The only things that seemed to make sense were the flash lights and the mugs. The mugs would mean you don’t drink from someone else’s mug. Most likely they don’t even have as many mugs as guests. The flash light made sense as there are no street lights somewhere in the middle of nowhere where we lived since we rented after a long house hunt.
The real Alaskan Halloween party
When we arrived at the party, kids in all kinds of costumes were jumping all over the place. They were just wearing the costumes, while all adults looked like they got a timeout standing in the small kitchen. They all were like they are ready for a long-distance dog mushing trip in the middle of January. At ten, all adults put their shoes on, bunny boots, Sorels, lobben boots and alike. So did we.
It was a clear night and the North Star was bright in the sky. The air temperature was -13 F (oC). We walked down the trail that we had walked up in the dark of the black spruce forest earlier that night. However, now the brown paper bags all were illuminated by candles. They gave enough light to not stumble in the dim of our European flash light. I took a mental note to buy one of those these Alaskan neighbors used. We passed the house that we lived in, followed our driveway and then the candle-illuminated trail.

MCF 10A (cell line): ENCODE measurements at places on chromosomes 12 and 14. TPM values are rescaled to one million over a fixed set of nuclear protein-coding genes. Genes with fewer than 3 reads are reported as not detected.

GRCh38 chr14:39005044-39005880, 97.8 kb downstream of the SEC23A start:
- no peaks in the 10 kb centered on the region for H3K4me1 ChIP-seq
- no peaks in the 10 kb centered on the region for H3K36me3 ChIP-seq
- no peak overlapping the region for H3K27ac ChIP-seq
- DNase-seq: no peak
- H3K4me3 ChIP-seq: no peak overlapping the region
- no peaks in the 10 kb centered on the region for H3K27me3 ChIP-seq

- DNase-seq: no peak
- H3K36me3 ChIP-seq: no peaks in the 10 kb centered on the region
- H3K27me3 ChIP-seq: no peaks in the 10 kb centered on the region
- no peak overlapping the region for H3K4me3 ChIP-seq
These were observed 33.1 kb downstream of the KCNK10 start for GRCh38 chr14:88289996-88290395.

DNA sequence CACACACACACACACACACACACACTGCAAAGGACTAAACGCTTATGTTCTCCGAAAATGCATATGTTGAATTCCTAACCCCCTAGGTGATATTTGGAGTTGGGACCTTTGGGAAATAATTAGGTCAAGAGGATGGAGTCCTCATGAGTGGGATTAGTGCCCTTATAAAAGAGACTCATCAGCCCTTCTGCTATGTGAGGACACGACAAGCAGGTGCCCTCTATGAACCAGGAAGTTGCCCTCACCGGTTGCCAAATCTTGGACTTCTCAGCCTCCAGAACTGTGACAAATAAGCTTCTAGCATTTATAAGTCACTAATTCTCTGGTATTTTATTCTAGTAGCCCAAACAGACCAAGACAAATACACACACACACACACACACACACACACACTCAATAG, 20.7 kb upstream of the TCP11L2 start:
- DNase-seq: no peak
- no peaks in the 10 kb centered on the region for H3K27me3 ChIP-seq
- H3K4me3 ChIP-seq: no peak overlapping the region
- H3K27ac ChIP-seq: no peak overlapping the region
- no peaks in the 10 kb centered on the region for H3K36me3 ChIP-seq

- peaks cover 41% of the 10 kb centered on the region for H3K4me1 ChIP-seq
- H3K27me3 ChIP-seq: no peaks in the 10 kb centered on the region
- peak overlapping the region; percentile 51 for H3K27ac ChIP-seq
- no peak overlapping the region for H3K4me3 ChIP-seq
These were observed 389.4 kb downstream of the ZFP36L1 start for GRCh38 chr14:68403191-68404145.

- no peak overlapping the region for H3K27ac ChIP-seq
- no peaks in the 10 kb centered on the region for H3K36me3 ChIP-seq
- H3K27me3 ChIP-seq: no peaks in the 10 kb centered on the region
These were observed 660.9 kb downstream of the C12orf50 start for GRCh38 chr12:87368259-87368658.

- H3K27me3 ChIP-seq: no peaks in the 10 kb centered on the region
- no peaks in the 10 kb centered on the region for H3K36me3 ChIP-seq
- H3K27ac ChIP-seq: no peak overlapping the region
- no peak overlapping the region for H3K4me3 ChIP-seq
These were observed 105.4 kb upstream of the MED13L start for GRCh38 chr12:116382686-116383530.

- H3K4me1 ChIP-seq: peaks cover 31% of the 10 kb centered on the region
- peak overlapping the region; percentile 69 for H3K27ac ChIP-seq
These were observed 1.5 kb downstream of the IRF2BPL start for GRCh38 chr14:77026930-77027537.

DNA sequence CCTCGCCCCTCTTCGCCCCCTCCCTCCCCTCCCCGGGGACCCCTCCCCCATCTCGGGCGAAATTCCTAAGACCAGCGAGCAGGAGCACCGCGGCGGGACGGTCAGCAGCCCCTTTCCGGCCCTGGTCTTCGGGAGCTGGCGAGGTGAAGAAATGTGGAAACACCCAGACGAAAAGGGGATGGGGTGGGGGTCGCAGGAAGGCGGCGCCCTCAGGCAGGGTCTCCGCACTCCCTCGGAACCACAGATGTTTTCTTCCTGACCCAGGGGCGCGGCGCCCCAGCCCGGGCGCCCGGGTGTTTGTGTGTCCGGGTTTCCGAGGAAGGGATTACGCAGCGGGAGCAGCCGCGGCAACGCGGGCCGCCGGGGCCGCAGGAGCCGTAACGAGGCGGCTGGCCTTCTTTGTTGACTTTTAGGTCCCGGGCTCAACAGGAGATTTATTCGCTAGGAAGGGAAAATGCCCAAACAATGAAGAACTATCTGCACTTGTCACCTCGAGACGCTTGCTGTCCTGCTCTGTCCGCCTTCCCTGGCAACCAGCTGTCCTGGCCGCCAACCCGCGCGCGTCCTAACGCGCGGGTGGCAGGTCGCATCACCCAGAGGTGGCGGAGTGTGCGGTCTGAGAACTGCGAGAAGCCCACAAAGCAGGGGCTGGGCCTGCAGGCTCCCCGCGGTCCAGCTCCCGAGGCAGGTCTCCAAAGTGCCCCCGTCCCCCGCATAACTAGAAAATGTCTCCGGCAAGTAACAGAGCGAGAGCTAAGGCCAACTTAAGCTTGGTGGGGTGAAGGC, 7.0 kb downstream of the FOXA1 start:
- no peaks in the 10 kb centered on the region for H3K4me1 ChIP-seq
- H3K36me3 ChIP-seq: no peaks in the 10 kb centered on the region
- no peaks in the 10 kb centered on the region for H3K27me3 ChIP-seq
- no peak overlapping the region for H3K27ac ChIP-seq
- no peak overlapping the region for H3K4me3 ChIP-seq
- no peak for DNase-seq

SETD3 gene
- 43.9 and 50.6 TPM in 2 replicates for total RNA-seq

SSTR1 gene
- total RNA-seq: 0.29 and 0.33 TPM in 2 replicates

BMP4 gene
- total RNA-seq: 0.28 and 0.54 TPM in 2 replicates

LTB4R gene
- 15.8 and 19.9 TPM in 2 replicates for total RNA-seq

“May be I was wrong about the Schlossers” I said to my husband when I saw that the trail lights went pass the house that I thought to be their’s. The trail led further down to the bottom of the valley to a small clearing with a large wildly flickering bonfire. Guests were standing around the fire drinking hot cider and hot wine. They were chatting about outdoor life, guns and rifles, snow machines, four-wheelers, dogs, and their time in the military. “They” means both women and men, and my hubby was among them.